Shouting "Sectarians are everywhere!" and "You must be destroyed!", three young men led by Sumarukov burst into Living Word Church in Kuznetsk on 2 April. As well as threatening parishioners with a pistol held to their heads, the three beat up Pastor Shugurov and warned him not to inform the police or his family would suffer.

Initially intimidated, Pastor Shugurov did not appeal to local police until 22 April. Two hours later, Sumarukov struck again, this time with seven others. Entering just before the church's performance of a Passion play, the group shouted "Allah is God!" in apparent mimicry of the 2002 Moscow theatre siege by Islamist militants. While this time the parishioners were able to defend Pastor Shugurov from physical attack, Sumarukov threatened to murder him "in a dark alley" and burn down the Pentecostals' church. Police sent only one officer in response to the parishioners' request for a group of officers, the Moscow-based Slavic Centre for Law and Justice reported on 30 May.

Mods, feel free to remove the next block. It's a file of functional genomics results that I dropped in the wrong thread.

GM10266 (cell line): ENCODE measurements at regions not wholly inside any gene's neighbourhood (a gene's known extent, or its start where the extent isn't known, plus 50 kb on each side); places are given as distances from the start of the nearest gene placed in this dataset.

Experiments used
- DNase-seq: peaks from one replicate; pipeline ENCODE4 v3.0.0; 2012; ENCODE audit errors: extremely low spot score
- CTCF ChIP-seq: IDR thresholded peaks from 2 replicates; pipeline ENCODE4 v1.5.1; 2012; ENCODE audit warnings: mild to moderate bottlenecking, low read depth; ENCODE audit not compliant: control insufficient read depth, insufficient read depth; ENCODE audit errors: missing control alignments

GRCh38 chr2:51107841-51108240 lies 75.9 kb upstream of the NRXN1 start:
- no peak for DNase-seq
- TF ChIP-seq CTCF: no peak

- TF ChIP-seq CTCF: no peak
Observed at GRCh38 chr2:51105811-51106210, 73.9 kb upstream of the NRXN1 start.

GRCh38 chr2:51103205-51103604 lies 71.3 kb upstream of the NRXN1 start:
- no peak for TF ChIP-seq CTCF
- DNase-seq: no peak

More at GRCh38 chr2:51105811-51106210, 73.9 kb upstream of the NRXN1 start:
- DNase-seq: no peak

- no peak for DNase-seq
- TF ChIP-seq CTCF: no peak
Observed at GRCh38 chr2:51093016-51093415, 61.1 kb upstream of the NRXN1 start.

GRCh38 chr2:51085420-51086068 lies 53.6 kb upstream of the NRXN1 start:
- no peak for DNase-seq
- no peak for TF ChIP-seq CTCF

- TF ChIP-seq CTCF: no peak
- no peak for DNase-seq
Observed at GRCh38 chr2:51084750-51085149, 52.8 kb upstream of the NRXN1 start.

Pastor Vera Gavrilina of a sister church in Serdobsk (Penza Region) similarly received death threats for being a "sectarian", also in April.

Despite the seriousness of the attacks on his church, Pastor Shugurov told Forum 18 on 3 December, Kuznetsk Public Prosecutor's Office pressed only an administrative charge of petty hooliganism against Sumarukov. The maximum punishment is a fine of 15 times the minimum wage or 15 days' detention (Article 20.1 of the Administrative Violations Code).

None of the alleged participants in the attacks – by three people in the first attack and eight people in the second attack – has gained either a criminal or administrative record for the attacks. Similarly, only one attacker – Sumarukov - appears to have had any form of official action taken against him.